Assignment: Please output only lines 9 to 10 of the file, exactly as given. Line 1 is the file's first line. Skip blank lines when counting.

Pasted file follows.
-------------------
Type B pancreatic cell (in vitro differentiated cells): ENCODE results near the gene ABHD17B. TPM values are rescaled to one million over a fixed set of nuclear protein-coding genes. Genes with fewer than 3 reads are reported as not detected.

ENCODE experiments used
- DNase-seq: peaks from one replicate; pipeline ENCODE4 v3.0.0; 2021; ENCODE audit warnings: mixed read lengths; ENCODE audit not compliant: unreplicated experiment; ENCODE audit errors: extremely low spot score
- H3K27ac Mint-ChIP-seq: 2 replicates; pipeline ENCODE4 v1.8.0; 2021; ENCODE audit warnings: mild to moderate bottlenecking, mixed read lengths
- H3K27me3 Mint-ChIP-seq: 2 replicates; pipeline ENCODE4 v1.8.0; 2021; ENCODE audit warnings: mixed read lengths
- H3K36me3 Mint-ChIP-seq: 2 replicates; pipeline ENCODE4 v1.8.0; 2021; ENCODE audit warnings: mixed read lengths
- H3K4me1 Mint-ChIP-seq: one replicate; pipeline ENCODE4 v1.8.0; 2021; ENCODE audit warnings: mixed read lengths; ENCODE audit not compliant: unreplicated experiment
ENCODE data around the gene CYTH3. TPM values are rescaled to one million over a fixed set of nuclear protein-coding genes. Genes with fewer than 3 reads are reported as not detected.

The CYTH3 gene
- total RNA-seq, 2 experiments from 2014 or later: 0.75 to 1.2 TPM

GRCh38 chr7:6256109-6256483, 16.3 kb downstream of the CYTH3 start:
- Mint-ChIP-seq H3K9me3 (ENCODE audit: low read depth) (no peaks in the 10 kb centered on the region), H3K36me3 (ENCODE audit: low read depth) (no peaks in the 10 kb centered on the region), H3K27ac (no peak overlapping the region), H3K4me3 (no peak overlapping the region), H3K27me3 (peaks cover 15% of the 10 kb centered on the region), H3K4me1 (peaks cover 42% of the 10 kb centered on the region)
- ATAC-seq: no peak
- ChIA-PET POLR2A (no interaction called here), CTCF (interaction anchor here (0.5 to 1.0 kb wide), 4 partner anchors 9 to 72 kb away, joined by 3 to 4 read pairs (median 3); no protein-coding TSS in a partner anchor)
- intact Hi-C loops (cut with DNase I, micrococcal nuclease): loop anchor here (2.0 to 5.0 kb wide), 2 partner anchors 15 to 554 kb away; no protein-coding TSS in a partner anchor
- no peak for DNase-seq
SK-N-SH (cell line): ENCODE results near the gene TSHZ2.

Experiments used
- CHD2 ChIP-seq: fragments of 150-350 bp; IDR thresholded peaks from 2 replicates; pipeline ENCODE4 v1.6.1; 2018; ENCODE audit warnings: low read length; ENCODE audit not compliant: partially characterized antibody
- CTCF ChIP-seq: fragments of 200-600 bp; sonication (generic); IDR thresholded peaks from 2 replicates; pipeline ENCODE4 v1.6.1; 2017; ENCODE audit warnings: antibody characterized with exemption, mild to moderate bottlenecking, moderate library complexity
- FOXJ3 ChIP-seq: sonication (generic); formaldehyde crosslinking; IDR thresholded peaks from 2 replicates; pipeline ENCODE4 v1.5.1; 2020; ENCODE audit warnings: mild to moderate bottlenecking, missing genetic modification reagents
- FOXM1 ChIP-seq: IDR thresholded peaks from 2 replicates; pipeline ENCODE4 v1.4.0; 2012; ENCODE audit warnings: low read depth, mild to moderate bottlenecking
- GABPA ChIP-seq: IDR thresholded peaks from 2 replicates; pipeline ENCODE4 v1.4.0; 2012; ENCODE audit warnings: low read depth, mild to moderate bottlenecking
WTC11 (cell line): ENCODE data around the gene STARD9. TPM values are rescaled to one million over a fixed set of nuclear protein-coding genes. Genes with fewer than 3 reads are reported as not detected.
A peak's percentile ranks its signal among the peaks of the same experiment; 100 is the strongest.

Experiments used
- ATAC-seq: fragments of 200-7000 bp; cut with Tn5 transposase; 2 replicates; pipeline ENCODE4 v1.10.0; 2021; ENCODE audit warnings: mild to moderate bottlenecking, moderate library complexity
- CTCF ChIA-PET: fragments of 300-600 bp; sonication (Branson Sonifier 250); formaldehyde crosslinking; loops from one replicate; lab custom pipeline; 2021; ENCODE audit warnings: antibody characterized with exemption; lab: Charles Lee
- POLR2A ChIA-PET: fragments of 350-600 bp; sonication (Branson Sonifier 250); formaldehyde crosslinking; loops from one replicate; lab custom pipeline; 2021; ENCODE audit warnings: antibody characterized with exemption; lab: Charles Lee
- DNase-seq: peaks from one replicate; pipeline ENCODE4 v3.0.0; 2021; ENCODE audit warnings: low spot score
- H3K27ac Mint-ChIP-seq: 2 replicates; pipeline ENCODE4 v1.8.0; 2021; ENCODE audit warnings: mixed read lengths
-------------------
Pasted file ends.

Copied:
The CYTH3 gene
- total RNA-seq, 2 experiments from 2014 or later: 0.75 to 1.2 TPM